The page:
US 4559086 A
There is disclosed a process and the resulting semiconductor wafer wherein the backside of the wafer has applied thereto a layer of polysilicon. Portions of this layer are exposed to an energy beam to recrystallize them into single crystal silicon fused to and extending from the underlying wafer. The recrystallized portions contact adjacent portions of the polysilicon layer, thereby providing a path for impurities migrating from the wafer to the polysilicon.
1. In a silicon wafer comprising a front side adapted to be made into one or more semiconductor devices, a backside, and a layer of polysilicon in contact with at least a portion of said backside,
the improvement comprising spaced-apart portions of single crystal silicon dispersed between and extending into said polysilicon layer, and recrystallized crystal grains transitionally connecting said single crystal portions with portions of said polysilicon layer, said portions of single crystal silicon extending expitaxially from said silicon wafer,
whereby said polysilicon portions contacting said single crystal portions act as gettering sites and said single crystal portions act as paths for impurities migrating to said gettering sites from said wafer.
2. A wafer as defined in claim 1, wherein each of said single crystal portions is in contact with polysilicon portions on either side thereof.
3. A wafer as defined in claim 1, wherein said single crystal portions are between about 1 and about 100 μm wide and are spaced apart, center to center, by between about 50 and about 500 μm.
4. A wafer as defined in claim 1, wherein said polysilicon layer has a thickness of between about 0.1 μm and about 10 μm and an average grain size of from about 5 to about 5000Å.
This invention relates to a method for gettering silicon and the resulting wafer, such as are useful in making semiconductor devices.
There is little question that, once the impurities enter the polysilicon layer, they will be trapped by the grain boundaries. However, in practice it has been found that the polysilicon grain boundaries noted in U.S. Pat. No. 4,053,335, col. 3, lines 27-29 inhibit intimate molecular contact and thus prevent the impurities from migrating to the polysilicon in the first place. This condition is worsened if any silicon oxide is present, since the silicon oxides on the wafer further interfere with transfer of impurities to the polysilicon layer. Thus, the process described in U.S. Pat. No. 4,053,335 has not been optimally effective, so that the art has had to turn to other approaches.
For example, U.S. Pat. No. 4,131,487, issued on Dec. 26, 1978, describes a technique for backside gettering wherein crystal defects are introduced into a single crystal by scanning portions of it with a laser powered sufficiently to physically damage the crystal, and heating the device to cause the damage or defects to form dislocations. These dislocations act as gettering means or traps for impurities. Such a technique is disadvantageous because, as described in U.S. Pat. No. 4,257,827, issued on Mar. 24, 1981, unless the dislocation formation is done with care, the dislocations migrate to the front of the wafer and interfere with device performance. The alternative taught by U.S. Pat. No. 4,257,827 is to use a lower power laser that melts the backside of the wafer, and "activates" oxygen complexes as gettering centers. This process is disadvantageous in that (a) not all impurities are readily gettered by such a technique, and (b) minority carrier lifetimes decrease in the interior of the wafer due to damage to the single crystalline wafer from the incident laser beam and to formation of the oxygen complex gettering centers.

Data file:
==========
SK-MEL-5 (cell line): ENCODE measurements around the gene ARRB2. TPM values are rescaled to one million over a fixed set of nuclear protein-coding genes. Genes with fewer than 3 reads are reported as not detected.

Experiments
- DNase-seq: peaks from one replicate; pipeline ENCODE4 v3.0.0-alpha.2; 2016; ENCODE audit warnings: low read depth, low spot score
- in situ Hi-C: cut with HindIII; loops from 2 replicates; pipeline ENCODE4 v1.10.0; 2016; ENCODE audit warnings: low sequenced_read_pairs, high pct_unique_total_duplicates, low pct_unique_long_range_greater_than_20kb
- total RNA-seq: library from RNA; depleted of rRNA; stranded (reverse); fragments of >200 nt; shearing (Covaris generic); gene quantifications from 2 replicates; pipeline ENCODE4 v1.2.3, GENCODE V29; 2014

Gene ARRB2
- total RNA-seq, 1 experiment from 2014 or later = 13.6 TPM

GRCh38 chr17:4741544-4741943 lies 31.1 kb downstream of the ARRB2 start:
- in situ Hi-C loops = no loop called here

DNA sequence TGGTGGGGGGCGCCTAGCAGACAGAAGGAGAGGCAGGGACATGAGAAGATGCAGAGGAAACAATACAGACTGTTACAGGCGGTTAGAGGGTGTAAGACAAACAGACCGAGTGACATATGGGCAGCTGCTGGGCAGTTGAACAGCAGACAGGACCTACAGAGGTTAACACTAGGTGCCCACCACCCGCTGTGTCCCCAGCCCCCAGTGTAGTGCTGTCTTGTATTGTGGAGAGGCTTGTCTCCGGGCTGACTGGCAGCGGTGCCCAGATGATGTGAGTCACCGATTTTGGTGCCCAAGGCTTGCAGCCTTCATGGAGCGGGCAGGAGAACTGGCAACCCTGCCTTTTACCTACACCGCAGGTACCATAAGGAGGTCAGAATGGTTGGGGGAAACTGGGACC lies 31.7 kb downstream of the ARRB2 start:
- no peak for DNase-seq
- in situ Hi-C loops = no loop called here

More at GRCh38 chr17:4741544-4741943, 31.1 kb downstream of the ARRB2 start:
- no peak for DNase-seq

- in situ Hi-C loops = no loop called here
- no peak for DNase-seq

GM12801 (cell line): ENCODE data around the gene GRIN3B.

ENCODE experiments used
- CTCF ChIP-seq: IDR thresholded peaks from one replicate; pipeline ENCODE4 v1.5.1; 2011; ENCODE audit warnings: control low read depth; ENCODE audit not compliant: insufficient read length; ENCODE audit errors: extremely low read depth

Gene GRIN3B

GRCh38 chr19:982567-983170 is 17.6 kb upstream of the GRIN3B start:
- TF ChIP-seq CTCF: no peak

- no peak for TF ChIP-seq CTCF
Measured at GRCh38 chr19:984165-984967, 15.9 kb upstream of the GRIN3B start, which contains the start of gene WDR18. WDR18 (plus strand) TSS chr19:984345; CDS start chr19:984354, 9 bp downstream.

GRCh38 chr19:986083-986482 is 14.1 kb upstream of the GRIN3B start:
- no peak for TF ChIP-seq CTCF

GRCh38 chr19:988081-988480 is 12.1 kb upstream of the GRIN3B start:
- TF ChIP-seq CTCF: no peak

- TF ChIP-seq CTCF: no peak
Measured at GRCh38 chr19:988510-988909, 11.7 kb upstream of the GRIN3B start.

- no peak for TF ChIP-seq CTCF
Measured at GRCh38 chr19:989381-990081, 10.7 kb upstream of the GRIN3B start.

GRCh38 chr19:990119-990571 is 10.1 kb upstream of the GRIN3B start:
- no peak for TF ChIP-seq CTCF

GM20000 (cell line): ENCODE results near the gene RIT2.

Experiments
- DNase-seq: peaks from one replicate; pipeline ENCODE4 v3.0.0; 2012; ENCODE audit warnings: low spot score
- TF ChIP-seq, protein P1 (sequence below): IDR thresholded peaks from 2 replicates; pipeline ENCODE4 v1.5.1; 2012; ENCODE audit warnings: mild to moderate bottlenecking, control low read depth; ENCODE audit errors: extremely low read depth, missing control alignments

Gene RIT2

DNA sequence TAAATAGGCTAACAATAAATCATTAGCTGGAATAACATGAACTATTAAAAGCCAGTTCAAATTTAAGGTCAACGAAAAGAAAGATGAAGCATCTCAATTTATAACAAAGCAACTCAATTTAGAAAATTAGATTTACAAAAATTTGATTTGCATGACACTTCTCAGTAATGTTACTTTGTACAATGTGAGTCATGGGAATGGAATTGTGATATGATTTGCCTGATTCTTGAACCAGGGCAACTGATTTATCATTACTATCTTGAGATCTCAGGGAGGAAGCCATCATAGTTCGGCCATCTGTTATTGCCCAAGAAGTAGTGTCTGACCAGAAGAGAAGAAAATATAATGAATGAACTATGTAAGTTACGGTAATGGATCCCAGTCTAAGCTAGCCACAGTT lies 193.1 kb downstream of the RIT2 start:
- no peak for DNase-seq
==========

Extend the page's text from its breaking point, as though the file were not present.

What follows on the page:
Thus, prior to the instant invention, conventional gettering techniques have suffered from serious drawbacks.
I have discovered that gettering techniques, and the resulting wafers, are available which avoid the drawbacks noted above. More specifically, I have found that a polysilicon layer on the backside of the wafer can be made to getter impurities without causing the wafer boundary to block migration, if the polysilicon layer is appropriately modified.
In accord with one aspect of the invention, there is provided a silicon wafer comprising a front side, a backside, and a layer of polysilicon in contact with at least a portion of the backside. The wafer is improved in that portions of the polysilicon are in contact with spaced-apart portions of single crystal silicon that extend epitaxially from the silicon wafer. As a result, the polysilicon portions that contact the single crystal portions act as gettering sites and the single crystal portions act as paths for impurities migrating to the gettering sites from the wafer.
In accord with another aspect of the invention, there is provided a method for gettering a silicon wafer having a front side and a backside. The method comprises the steps of (a) depositing a layer of polysilicon on at least a portion of the backside of the wafer; and (b) exposing spaced-apart portions of the polysilicon to energy having sufficient power to recrystallize the polysilicon that is so exposed, into single crystal silicon portions epitaxially extending from the underlying wafer, the single crystal portions being separated by and in contact with portions of the polysilicon layer not exposed to the energy.